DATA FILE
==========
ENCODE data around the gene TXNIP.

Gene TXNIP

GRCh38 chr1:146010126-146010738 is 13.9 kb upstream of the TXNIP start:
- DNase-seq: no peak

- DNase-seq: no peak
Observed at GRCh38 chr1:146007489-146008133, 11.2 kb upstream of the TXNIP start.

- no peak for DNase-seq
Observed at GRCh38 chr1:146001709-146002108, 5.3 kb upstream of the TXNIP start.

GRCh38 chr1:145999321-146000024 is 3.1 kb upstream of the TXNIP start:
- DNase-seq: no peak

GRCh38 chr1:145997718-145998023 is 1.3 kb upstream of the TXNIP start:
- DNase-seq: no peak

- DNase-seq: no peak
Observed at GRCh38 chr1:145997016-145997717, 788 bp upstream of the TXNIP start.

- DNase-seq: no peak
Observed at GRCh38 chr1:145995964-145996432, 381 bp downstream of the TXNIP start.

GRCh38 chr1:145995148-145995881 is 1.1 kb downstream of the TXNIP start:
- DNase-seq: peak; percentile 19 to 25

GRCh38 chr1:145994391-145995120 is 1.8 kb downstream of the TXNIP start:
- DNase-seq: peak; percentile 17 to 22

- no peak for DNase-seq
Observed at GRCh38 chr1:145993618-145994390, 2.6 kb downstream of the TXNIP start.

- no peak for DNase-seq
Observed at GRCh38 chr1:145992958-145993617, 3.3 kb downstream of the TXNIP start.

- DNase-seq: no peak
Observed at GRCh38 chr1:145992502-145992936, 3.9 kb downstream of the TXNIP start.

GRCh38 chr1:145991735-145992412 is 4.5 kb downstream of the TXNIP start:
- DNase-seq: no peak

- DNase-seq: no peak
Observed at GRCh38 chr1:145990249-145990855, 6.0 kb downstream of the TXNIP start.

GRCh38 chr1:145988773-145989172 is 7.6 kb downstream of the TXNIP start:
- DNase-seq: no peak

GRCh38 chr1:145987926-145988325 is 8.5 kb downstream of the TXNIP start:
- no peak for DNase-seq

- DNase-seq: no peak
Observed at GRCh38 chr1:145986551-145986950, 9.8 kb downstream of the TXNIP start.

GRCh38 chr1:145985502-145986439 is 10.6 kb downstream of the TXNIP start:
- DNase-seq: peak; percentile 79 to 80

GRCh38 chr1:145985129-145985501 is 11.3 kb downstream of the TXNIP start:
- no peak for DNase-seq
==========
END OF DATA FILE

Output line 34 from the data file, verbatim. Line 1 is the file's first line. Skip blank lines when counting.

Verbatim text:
- no peak for DNase-seq